three different volume measurements, we found that there
were no significant differences between any of the volumes
(Fig. 1B, p = 0.398). Additional analysis comparing each
volume of blood with the original volume of 1 mL also
showed no significant differences between each of the
volumes tested (Fig. 1B).
There were no significant differences between the different
volumes of growth media for the growth of BCG (data not
tubes with snap caps (BD Biosciences) instead of 5 mL bijous
for the incubation reduced the risk of disrupting the pellet
while collecting the supernatants without any changes to the
resulting mycobacterial growth (data not shown).
The aim of this study was to optimise the conditions of the
BCG-lux assay to allow smaller volumes of blood to be used.
Our results suggest that initial blood volumes as low as
250 μL per condition per replicate can provide the same data
as the original 500 μL used and therefore a minimum of 2 mL
of blood would be required for these assays instead of the
currently used 4 mL.
A major limiting factor of studying infant immunity is the
volume of blood that can be collected thereby reducing the
number of assays or conditions possible within the study.
Molecular assays have advanced in such a way that many
parameters can be measured within one sample and has led
to large scale genetic studies in infant populations, but they
cannot measure growth restriction as a functional read-out.
Immunological assays often require large numbers of cells
from large volumes of blood and in the case of cell
phenotyping, can be expensive. In this current lux assay,
growth of mycobacteria is measured within whole blood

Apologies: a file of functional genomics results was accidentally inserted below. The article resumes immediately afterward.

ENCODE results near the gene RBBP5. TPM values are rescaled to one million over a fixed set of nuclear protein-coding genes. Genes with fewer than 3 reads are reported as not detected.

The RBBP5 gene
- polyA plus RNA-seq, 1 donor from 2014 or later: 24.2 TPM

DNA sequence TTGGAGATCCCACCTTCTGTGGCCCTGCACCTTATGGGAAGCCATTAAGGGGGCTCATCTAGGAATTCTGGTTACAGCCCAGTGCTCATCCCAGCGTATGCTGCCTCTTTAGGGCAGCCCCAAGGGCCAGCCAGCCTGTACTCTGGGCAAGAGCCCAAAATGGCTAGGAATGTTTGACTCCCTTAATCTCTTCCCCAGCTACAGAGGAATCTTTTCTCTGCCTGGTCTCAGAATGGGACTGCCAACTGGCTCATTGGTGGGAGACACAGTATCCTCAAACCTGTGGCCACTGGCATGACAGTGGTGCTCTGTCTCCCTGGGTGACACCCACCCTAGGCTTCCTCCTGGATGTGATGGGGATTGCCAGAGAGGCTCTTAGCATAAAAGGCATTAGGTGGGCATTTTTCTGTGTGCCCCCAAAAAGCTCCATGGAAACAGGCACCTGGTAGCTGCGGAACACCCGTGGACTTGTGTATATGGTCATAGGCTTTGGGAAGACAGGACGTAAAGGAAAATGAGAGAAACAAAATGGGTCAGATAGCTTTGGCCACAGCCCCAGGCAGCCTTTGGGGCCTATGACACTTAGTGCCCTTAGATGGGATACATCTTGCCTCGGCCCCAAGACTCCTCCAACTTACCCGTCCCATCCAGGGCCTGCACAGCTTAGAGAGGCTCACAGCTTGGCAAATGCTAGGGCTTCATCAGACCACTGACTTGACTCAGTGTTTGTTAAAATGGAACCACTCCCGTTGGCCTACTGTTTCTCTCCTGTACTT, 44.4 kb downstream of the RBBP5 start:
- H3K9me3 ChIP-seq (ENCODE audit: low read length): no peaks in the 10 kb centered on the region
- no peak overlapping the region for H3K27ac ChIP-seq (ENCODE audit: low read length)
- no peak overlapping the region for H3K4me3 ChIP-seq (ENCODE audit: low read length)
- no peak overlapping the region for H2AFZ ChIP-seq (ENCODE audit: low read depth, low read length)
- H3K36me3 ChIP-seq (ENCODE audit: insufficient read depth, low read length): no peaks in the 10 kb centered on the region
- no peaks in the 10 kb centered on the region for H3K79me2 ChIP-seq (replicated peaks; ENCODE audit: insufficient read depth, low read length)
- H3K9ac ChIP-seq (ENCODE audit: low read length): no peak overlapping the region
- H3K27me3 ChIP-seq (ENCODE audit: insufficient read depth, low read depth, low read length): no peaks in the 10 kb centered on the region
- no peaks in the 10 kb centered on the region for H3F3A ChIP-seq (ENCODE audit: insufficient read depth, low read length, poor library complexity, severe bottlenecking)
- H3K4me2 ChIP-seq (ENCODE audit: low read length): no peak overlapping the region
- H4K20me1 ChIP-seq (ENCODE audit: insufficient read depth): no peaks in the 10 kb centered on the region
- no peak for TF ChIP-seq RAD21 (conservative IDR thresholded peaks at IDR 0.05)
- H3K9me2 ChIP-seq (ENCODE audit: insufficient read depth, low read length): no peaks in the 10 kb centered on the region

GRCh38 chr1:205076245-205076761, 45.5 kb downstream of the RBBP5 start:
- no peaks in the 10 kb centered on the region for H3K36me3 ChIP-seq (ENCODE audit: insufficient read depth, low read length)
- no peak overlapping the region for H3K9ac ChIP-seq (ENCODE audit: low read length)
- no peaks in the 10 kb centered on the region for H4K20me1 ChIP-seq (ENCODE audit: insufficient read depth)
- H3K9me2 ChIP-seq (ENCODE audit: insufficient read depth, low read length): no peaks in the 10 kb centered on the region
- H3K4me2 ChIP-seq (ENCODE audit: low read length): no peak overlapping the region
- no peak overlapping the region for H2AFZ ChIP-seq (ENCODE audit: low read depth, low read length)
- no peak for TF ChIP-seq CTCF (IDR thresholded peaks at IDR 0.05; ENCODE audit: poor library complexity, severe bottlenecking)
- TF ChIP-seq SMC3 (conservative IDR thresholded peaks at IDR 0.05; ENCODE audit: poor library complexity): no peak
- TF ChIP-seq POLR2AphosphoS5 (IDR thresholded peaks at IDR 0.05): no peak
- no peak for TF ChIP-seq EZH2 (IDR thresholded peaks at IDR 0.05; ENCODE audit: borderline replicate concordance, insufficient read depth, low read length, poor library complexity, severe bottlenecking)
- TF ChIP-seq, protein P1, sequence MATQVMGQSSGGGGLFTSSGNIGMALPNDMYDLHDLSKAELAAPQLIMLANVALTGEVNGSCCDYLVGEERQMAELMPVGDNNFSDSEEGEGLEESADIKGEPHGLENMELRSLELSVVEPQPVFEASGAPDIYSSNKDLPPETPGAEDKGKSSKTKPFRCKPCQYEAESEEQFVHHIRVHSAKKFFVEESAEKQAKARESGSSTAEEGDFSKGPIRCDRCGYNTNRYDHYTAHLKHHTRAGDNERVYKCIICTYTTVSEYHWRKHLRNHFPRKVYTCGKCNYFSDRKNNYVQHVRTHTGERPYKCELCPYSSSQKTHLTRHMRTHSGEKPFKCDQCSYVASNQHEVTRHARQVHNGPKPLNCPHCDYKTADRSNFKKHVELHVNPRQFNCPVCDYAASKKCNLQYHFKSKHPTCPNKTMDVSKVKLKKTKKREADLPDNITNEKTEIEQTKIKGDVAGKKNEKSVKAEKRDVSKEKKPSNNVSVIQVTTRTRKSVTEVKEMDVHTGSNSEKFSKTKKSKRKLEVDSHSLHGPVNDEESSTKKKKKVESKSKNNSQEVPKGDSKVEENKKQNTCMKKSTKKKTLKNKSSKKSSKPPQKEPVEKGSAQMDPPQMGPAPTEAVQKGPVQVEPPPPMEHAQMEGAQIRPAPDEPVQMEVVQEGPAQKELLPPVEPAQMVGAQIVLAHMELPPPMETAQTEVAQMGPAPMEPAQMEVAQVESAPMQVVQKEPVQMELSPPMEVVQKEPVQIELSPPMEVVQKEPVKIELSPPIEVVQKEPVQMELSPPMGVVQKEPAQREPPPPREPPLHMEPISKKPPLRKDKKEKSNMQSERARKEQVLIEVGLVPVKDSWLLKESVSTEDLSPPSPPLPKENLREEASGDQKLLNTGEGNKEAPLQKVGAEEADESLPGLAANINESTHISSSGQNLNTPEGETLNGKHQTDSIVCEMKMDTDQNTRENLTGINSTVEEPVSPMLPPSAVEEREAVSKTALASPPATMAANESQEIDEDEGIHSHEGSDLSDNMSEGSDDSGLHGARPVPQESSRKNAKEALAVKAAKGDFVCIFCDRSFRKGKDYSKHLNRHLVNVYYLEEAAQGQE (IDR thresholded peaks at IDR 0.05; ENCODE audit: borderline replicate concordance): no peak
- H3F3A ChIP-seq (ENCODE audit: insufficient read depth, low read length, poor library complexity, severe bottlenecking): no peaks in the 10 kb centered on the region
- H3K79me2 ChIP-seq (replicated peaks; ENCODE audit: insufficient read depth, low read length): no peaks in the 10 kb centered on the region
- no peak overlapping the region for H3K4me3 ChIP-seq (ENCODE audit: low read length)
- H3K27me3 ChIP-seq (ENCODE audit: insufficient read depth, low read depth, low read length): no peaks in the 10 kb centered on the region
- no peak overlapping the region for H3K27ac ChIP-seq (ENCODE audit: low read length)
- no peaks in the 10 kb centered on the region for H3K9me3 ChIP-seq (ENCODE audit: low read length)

samples reducing the need to manipulate the cells and
thereby reducing the loss of cells in an already small volume
of blood. The initial protocol required a minimum of 4 mL of
blood and would therefore restrict any further assays being
performed on the same sample, except that cytokines can be
measured in the supernatants and RNA collected from the
pellet, as previously described. We now show that this
volume can be reduced to 2 mL with the same results.
We have previously demonstrated immunogenicity of BCG
vaccine using this growth-restriction assay and established the
assay as a useful tool for vaccine assessment and to decipher
mechanisms of growth restriction. The ability to use reduced
volumes of blood will further enhanceits utility in trials of new
tuberculosis vaccines in paediatric populations to assess how
efficient a given novel vaccine may be against inhibiting
trial did not show protection despite predicted immunogenic-
ity measured by cellular immune-assays (Tameris et al., in
the next generation of vaccine trials is timely. We believe that
the lux assay could play a role in such clinical trials.
Role of the funding source
The study was supported by the funding from the Medical
Fig. 1. The BCG growth ratios for each volume of blood used in the BCG-lux
assay. (A) Comparing all data for the different volumes of blood used using the
Kruskal–Wallis test, n = 12–27 (B) Comparing data that included all three
volumes tested using a Friedman ANOVA test and a paired non-parametric
Mann Whitney test on comparisons of individual volumes. Each data point
represents the average of three replicates from each donor in a given
experiment, n = 9. For all tests p ≤ 0.05 was termed significant, ns = not
S. Burl et al. / Journal of Immunological Methods 394 (2013) 121–124